"Unfortunately, partisan politics has immobilized Washington," New York City Mayor Michael Bloomberg told Time magazine in 2007. Bloomberg, according to Michael Grunwald's cover story, was the diminutive half of a dynamic duo revolutionizing American politics. The other partner: California's then still shiny governor, Arnold Schwarzenegger. Together, they were "The New Action Heroes" who, according to Grunwald, were "doing big things that Washington has failed to do."
The article was mostly a clever way to slap George W. Bush. But there are still important lessons to be learned, particularly as the Big Apple remains immobilized not from partisan politics but by Bloomberg's arrogance. Hizzoner was more concerned with getting salt off of New Yorkers' plates than he was with getting it on the snow crippling their streets.
"The Governator," meanwhile, leaves California $28 billion in the hole, his former presidential ambitions an absurd joke and the state's GOP in tatters.
Both Schwarzenegger and Bloomberg were deemed heroic for abandoning ideology to focus on pragmatic problem-solving. Bloomberg has made this something of a crusade. He helped launch the laughingstock group No Labels, which seeks to get the "politics out of problem-solving."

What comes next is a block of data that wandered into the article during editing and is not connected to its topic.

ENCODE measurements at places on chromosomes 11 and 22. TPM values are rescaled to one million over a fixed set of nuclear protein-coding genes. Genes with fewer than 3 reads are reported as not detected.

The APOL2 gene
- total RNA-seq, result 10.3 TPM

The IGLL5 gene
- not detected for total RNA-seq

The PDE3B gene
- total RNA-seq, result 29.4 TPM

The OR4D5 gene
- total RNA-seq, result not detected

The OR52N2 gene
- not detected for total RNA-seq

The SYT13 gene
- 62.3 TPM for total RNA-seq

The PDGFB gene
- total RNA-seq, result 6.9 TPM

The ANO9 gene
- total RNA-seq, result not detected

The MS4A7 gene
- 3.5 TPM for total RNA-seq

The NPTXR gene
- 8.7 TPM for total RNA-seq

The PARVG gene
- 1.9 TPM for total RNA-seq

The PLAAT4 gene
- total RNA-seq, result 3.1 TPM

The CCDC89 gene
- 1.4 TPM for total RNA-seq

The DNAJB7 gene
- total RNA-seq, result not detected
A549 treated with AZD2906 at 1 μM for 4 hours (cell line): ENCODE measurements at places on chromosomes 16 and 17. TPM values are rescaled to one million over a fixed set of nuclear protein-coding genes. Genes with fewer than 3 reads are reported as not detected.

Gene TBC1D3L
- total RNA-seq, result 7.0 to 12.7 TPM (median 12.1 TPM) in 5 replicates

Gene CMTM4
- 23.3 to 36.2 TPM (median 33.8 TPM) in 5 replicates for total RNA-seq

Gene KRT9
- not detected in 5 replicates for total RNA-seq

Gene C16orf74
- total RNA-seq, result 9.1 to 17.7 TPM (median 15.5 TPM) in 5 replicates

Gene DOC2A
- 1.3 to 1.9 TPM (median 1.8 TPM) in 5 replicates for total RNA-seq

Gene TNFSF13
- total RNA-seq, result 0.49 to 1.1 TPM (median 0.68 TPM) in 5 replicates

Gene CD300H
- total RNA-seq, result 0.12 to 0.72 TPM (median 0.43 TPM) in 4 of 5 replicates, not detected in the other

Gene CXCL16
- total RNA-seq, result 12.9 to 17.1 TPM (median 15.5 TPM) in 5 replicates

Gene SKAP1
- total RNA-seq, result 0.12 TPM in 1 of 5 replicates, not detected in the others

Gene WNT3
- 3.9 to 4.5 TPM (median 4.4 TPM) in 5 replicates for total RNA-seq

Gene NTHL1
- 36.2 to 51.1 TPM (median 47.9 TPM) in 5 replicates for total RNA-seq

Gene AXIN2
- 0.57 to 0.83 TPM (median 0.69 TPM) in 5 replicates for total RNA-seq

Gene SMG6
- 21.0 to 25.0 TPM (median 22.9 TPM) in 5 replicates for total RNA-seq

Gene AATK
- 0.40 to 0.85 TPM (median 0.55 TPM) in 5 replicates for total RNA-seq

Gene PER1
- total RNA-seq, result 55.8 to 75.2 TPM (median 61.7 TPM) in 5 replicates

But people disagree about how to solve problems, and they may disagree about what is a problem in the first place. In a democratic republic, we hash out these disagreements through this thing called "politics." Getting politics out of problem-solving is synonymous with getting democracy out of politics.
The same goes for ideology. If you agree with a solution, it doesn't seem ideological. But if you disagree with the proposed solution (or that there's a problem at all), the remedy might look very ideological indeed. Given Time's political agenda, it saw Schwarzenegger's decision to spend his political energies on the Global Warming Solutions Act as an exercise in "pragmatism."
This was ludicrous because California can no more do anything substantive about climate change than it can halt Iran's nuclear program.
In other words, even if you're on the climate change bandwagon, couldn't you say that the governor of the state with the nation's worst credit rating, a budget crisis more unbelievable than the plot of "Twins," a cratering manufacturing base and famously dysfunctional schools was making an ideologically blinkered decision to make global warming a priority, particularly given that the benefits of the law for California -- and the world -- will be somewhere between symbolic and trivial, while the costs will probably be huge?